6-year term. Must be age 35-74 years, a U.S. Citizen, a Texas resident, licensed to practice law in Texas, a r egistered voter, and have at least 10 years experience as a lawyer or judge. Hears final appeals of decisions on civil cases and attorney discipline, issuing writs of mandamus/habeas corpus, and conducting proceedings for removal of judges.
University of Texas School of Law, J.D. with honors (2000), Texas Law Review. Southern Methodist University, magna cum laude (1997) B.A. Journalism, B.A. Political Science.
Lorena High School (1993).
For almost a decade, I have presided over thousands of proceedings and trials in the types of cases for which the Texas Supreme Court has jurisdiction: civil, family and administrative appeals. I am a guest lecturer with the Texas Center for Legal Ethics, a member of the Administrative Law Council, and before taking the bench, practiced at two of the best firms in Texas.
The State should help voters by sending an information packet to each voter and providing that information at polling locations. The packet should contain background information, qualifications, and a statement of judicial philosophy for each candidate. That information would assist voters to make an informed selection and would reduce campaign costs for candidates.
Texas should increase public membership and participation on the Committee on Disciplinary Rules and Referenda, which reviews and recommends proposed changes in Texas lawyer-ethics rules. Currently, under the Texas Government Code, just 2 of 9 are public members. Also, persons who file grievances against lawyers should be allowed to participate throughout the process.
The Code of Judicial Conduct requires a judge to perform duties "impartially and diligently" and to be "faithful to the law." We need to restore a balanced judiciary on the Texas Supreme Court. I am committed to deciding all cases fairly and impartially, rather than on a result-oriented, partisan basis that favors special interests. Texans--and the law--deserve no less.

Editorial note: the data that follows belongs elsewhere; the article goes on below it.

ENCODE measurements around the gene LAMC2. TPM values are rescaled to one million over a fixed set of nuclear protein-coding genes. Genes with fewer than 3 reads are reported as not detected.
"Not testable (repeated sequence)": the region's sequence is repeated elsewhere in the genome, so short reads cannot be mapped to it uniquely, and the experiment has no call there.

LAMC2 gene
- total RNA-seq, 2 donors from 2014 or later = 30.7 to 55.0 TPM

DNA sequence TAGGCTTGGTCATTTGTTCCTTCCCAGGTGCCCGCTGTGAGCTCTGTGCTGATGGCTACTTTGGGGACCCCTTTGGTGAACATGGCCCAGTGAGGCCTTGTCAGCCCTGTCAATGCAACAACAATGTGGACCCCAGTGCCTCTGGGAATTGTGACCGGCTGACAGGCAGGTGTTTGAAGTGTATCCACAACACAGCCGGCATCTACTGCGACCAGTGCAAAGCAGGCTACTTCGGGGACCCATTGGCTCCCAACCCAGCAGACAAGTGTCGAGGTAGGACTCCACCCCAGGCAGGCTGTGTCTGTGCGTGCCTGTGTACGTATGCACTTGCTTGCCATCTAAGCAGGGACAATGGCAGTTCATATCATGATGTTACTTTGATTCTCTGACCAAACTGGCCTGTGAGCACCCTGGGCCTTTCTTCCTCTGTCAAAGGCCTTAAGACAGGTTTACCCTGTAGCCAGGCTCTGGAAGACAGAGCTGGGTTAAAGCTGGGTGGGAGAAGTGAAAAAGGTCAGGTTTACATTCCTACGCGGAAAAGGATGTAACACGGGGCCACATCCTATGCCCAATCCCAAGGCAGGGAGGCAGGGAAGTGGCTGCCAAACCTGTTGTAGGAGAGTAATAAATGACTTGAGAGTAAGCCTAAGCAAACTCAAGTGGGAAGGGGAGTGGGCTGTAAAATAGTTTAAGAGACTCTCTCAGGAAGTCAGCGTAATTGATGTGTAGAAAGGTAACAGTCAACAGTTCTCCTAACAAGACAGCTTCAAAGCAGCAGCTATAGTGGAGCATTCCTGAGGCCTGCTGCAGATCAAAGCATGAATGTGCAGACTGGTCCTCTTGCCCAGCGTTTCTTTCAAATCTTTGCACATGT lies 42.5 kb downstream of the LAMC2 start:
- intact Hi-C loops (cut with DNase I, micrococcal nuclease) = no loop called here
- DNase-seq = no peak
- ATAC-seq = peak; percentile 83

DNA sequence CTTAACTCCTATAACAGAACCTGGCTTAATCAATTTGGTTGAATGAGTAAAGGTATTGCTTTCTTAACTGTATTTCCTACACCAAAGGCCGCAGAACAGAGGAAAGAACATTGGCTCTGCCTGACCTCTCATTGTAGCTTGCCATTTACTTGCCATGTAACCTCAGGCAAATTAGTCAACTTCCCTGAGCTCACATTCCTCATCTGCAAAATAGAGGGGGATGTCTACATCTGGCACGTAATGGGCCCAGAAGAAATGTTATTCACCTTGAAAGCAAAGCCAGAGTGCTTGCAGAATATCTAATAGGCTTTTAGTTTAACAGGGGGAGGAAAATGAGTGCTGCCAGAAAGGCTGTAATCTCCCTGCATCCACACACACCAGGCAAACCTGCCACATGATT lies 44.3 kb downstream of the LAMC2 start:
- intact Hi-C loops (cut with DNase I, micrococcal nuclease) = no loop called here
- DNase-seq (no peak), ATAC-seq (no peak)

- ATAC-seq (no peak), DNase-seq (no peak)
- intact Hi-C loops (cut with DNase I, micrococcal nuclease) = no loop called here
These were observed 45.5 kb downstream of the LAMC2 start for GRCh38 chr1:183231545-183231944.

The ethics rules governing Texas lawyers are 30 years out of date. That's because the rule-making process overseen by the Texas Supreme Court has failed repeatedly. Texas last adopted major rule changes in 1989. By contrast, the American Bar Association has amended the Model Rules of Professional Conduct almost 100 times since then. The Court must do a better job.
BA – Houston Baptist University
JD – South Texas College of Law Houston
LL.M. International Law – UofH
LL.M. Health Law – UofH
Ethics Internship: MD Anderson
Advisory Board: UofH Health Law & Policy Institute
Led law firm with real litigation exp.
I have a broad legal and business background. BA-Houston Baptist University, JD-South Texas College of Law Houston, LLM. International Law–UofH, LLM. Health Law–UofH. Ethics Internship-MD Anderson Cancer Center, Advisory Board - UofH Health Law & Policy Institute, Law firm with broad litigation experience. What others are saying http://tinyurl.com/JerryZimmererYouTube
Texans want balance on the courts. Our founding fathers did not trust lawyers, judges or politicians. The only way to keep judges responsive is to make them accountable to the voters. Today, as Democrats start winning elections, Republicans are seeking to change the selection process to keep themselves in office. I believe Texans see this for what it is.
The Texas Disciplinary Rules of Professional Conduct are constantly undergoing changes, including some amendments earlier this year. The intent is to increase protections for the public. As Chief Justice, I will support efforts to protect the public from unscrupulous acts by members of the legal profession.
The highest responsibility of the Supreme Court is to ensure fairness and balance in the interpretation and application of law. For far too many years, only Republicans, most appointed by Governor Abbot or Perry, sit on the Texas Supreme Court as this guardian. I will help bring balance to the Texas Supreme Court.
I believe gerrymandering and public education may come before the Texas Supreme Court.